Design Can’t Save Us, but We Can Save Through Design. A #CNU20 Reflection
It’s been roughly 48 hours since the last session at CNU 20 and I’ve been home about 24 of those hours with a sore throat and bruised heels from all the great debates, ideas, dances, food and fellowship that I encountered at the Congress.
There were so many diverse viewpoints this year that it has taken me to this point to be able to sit down and write the proper response to how I felt at the Congress. After reading several other recaps, especially this article from an independent news organization and being asked to discuss diversity again by those not in attendance, I am ready to talk about what CNU 20 means now and going forward.
First, we must remember this is not your average conference. Yes, it is programmed as such, but it evolved from an invitation-only gathering and discussion of friends and leaders who were concerned with how to fix something that is broken. I encourage anyone who comes to Congress, no matter if they are on the program or not, to engage and express your opinions. Yes there will be push back. No, you will not like what the other person has to say or how they say it sometimes. Yet, deep down inside, all these opinions are grounded in truth. To me, calling something a congress means it’s a place for discussion and debate.
Secondly, New Urbanism as a whole is very misunderstood. It is easy to think that the Charter only supports pastel colored faux downtowns with high rents and white people only. However, it is this first paragraph that really should be blasted out before any other conversation or design plan occurs or is drawn outside the safe space of the Congress:
The Congress for the New Urbanism views disinvestment in central cities, the spread of placeless sprawl, increasing separation by race and income, environmental deterioration, loss of agricultural lands and wilderness, and the erosion of society’s built heritage as one interrelated community-building challenge.
Please highlight the last five words and do not forget them when you are challenged by friends, see something stupid being produced or promoted as urbanism or placemaking or think that the movement has no room for you.
Third, I am especially proud of my NextGen colleagues. We are represented on the board. We are creating Strong Towns. We are coding for the people. We are rebuilding Soulsville. We are chairbombing and paintstriping our ways in to better blocks. We know it’s vital to include diversity and respect the character and the culture of the places we want to fix. We are reclaiming public space and the ability for many owners and renters to have a part in the urban fabric. We are telling people that it’s ok to love your city, even if it’s not all there yet. We love our spouses even when they don’t quite understand. And finally, we know that this list of activities is limitless. Also, we need to replace the Next with Now. Next year will be our 10th auxiliary Congress. Yet, I couldn’t help looking ahead to CNU 30 and seeing our names as the keynotes and plenaries, with our projects becoming the new standards. It’s really already at that point and it will just be set in stone by the time we make it to 30.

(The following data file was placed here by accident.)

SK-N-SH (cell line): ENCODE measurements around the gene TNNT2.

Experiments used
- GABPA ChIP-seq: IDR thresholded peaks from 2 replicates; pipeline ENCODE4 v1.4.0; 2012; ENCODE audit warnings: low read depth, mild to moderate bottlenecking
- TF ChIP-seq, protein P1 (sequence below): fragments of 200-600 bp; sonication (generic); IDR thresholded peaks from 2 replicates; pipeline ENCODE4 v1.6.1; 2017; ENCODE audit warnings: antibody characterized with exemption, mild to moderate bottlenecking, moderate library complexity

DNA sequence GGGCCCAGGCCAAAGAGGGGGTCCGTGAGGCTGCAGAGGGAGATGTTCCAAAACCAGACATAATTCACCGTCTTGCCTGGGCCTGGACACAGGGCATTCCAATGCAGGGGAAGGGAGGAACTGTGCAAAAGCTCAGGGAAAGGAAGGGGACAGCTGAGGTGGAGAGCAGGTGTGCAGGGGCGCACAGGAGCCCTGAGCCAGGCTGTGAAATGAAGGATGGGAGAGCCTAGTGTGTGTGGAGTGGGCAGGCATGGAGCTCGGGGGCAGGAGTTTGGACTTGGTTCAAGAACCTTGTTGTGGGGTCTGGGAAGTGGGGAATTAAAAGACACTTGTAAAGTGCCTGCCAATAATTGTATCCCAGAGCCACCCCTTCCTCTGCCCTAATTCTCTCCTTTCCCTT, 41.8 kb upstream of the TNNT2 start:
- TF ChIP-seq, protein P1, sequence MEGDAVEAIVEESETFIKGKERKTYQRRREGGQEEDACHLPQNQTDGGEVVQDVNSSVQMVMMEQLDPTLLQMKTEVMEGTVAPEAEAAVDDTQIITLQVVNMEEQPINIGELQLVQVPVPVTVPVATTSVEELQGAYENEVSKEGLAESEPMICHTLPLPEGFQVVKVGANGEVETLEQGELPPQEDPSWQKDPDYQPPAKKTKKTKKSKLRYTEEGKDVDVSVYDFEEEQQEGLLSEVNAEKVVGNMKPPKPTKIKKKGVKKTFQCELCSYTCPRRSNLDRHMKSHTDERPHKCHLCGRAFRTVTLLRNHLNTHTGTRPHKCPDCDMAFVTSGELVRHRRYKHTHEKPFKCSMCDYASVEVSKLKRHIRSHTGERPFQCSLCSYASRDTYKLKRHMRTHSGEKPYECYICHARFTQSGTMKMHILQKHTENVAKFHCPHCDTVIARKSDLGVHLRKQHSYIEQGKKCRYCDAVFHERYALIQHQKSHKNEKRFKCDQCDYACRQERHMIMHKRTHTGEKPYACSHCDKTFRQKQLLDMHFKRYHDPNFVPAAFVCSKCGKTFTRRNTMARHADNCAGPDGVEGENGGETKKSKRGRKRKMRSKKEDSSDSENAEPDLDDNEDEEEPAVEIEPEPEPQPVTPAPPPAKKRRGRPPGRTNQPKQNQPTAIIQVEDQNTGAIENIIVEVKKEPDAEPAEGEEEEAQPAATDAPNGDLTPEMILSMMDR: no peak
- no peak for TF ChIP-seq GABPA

Last, I know I was somewhat of a quiet force this year at the Congress. Being such a firecracker last year and knowing how such behavior can ruin reputations in the outside world, I wanted to just lay low and be strategic. However, I think our Congress suffers if we lay low too much. We need the f-bombs along with our chair bombs. We are no longer here to just change neighborhoods, we are here to change the entire world. Noise needs to be made about oversized and overpriced new urban projects that price people out. Just as we love compact urban development, we need to think about cooperative economics. Yes, people outside of CNU have been saying this and other things about community justice and better design for years. Let’s stop fighting over who said it first and start drawing up workplans. Too much talking and we’ll keep losing people to unemployment, obesity, financial ruin and other things I believe the charter exists in order to fix.
With all that said, I really enjoyed seeing everyone who came this year. Those of you who I spent the most time with know who you are and need to know that you better answer texts, and FB messages when I decide to show up in your city.:P I look forward to continuing to spread good news about our various neighborhood projects, writing more about placemaking and coming to meetups and better blocks or whatever we decide to do this year.
I hope to see all of you in Salt Lake City. Let’s change the world and make lots of noise. After all, design alone will not save, but we can save through design.
Kristen Jeffers is The Black Urbanist. She holds an MPA with a concentration in community and economic development from the University of North Carolina at Greensboro. She writes to bring together the community members with its designers, planners, policy-makers and visionaries. She's been obsessed with cities since her childhood, when she started taking trips on the floor with maps, toy ...